The Paper Ceiling
Roughly 70% of US job postings require a bachelor’s degree. But less than 50% of the workforce has one.
That means millions of workers are locked out of well-paying jobs and benefits before they even have a chance to interview, a concept known as “the paper ceiling” in reference to a degree certificate.
To counteract the stubbornly tight US labor market, companies are starting to rethink their degree requirements for applicants. Filtering out job applications by college degree status may help to whittle down candidates but many employers are in no position to turn away candidates.
Removing Degree Requirements
To encourage more qualified workers to apply to open job listings, major companies like Kellogg’s (K), General Motors (GM), and Bank of America (BAC) have removed four-year degree mandates for select job opportunities.
The shift is not limited to the private sector. Governments in Virginia, Maryland, Pennsylvania and Utah have dropped bachelor’s degree requirements for thousands of public-sector jobs as well. If the decision proves successful, more employers may follow suit.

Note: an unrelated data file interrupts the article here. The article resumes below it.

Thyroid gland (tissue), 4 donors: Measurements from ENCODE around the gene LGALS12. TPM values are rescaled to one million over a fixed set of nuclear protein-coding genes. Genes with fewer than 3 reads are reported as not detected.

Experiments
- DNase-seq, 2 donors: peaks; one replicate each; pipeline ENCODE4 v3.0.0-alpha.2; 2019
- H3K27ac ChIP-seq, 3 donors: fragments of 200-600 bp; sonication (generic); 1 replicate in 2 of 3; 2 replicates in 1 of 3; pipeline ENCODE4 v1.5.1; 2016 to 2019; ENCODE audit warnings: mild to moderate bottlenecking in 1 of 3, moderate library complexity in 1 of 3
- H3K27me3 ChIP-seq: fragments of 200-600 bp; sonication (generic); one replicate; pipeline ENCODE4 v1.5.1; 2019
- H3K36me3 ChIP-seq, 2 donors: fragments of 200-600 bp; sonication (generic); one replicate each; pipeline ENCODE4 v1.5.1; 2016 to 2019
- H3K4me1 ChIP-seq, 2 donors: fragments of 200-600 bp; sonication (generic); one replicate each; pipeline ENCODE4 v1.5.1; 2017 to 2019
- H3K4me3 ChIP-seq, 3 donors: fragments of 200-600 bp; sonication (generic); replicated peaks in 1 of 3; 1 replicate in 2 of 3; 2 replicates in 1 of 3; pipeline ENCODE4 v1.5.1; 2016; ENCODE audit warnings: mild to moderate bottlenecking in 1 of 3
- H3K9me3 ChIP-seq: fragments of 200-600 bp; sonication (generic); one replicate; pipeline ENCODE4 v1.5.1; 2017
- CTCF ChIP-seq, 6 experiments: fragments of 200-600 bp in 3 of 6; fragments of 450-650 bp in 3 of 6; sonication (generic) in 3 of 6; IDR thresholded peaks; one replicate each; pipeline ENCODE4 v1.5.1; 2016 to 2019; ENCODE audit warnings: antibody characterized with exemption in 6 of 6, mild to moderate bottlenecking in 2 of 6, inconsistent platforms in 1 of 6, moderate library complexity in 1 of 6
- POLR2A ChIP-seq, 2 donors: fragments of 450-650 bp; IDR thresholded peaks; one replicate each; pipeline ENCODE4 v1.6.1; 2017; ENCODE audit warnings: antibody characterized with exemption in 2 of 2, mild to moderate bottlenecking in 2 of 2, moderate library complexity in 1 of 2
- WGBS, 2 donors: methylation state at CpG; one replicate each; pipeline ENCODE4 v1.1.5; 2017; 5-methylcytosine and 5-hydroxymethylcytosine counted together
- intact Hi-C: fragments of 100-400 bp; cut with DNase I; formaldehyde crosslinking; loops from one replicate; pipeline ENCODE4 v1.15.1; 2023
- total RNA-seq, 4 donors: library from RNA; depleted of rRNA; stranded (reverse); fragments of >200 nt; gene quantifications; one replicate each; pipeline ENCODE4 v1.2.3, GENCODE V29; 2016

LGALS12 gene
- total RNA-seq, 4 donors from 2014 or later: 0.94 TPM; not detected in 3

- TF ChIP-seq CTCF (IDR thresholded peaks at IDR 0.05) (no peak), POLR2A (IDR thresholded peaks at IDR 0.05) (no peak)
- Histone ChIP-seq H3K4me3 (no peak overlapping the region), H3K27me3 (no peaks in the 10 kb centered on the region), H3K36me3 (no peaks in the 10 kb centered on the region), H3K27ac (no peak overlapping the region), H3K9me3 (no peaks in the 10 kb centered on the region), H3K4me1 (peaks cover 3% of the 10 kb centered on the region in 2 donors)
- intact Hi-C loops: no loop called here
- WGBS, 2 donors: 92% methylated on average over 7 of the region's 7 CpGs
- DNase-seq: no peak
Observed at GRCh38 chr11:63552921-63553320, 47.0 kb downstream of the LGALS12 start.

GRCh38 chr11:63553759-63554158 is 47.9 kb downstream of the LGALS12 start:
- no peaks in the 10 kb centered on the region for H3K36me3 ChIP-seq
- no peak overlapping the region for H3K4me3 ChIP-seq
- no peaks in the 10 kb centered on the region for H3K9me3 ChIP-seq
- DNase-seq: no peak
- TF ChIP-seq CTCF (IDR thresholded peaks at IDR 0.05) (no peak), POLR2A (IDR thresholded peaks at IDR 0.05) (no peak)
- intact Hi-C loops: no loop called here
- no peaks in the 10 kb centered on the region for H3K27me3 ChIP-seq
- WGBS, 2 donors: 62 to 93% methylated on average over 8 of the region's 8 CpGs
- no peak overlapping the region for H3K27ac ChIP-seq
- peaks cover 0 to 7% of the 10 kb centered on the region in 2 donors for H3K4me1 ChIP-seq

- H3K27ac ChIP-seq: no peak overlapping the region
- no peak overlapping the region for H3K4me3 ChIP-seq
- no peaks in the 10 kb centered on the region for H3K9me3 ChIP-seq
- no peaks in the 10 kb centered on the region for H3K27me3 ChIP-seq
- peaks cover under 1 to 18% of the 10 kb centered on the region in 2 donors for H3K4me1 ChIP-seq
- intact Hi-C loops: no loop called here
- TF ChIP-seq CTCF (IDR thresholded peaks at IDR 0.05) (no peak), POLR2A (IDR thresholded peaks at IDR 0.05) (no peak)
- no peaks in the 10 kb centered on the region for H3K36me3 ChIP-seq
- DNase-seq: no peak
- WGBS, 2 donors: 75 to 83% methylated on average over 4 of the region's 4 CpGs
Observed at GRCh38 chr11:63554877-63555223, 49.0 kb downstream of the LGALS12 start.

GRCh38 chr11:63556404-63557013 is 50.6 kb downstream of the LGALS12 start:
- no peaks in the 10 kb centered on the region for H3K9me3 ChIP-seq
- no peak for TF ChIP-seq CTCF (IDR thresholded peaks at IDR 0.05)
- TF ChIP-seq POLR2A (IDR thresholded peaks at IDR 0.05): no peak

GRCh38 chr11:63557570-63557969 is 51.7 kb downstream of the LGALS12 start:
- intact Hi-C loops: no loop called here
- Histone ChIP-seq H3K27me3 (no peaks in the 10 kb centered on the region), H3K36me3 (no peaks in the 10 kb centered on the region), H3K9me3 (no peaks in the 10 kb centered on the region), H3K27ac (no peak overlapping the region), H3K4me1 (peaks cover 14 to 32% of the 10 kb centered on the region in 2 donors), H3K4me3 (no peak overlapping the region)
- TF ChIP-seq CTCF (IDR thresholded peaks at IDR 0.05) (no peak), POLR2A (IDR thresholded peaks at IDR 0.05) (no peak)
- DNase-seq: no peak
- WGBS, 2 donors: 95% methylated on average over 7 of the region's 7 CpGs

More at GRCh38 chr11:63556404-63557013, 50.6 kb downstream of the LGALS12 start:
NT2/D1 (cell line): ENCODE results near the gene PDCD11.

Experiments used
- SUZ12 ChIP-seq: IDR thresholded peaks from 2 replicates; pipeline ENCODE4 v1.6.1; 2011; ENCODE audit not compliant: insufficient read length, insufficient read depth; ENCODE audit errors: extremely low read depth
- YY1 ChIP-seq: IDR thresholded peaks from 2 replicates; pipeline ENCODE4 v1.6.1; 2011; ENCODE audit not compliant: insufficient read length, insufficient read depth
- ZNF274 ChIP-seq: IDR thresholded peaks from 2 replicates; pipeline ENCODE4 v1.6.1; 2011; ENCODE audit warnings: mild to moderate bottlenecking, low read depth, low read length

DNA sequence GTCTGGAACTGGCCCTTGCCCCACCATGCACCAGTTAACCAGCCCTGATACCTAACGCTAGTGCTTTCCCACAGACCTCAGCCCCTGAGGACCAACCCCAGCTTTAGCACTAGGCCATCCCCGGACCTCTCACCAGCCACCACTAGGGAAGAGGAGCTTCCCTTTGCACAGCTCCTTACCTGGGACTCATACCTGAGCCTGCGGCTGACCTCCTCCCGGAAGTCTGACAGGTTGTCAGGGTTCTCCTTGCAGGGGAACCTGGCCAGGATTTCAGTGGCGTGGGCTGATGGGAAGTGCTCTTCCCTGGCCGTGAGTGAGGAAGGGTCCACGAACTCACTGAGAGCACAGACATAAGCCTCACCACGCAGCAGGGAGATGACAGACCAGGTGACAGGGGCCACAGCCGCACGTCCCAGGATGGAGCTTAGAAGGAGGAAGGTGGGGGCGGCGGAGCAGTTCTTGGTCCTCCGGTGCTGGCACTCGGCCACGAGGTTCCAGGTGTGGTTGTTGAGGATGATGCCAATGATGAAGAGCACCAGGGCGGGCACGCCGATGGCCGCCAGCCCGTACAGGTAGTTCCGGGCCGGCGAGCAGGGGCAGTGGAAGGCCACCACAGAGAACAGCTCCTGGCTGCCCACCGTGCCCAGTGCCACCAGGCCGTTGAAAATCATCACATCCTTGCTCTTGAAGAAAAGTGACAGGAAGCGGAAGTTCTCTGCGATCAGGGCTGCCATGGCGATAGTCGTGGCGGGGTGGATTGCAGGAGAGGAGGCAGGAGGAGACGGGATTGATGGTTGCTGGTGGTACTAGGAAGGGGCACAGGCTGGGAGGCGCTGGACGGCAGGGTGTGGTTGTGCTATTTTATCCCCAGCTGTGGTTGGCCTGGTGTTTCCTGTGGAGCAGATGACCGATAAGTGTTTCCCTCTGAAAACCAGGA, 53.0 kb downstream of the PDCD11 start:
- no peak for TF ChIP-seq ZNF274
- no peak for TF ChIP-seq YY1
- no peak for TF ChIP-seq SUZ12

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Torching the paper ceiling may in theory create more opportunity for workers. But only time will tell whether conditions really changed.
First, getting rid of degree requirements is no guarantee applicants without a degree will get hired more often. To truly become inclusive to those with non-traditional education backgrounds, companies would need to change their hiring culture as well.
Companies may also add more behavioral skill requirements and screening steps. To compensate for a lack of degrees, employers could lean more heavily into things like background checks, personality tests, skill evaluations, panel interviews, candidate presentations, and drug tests.
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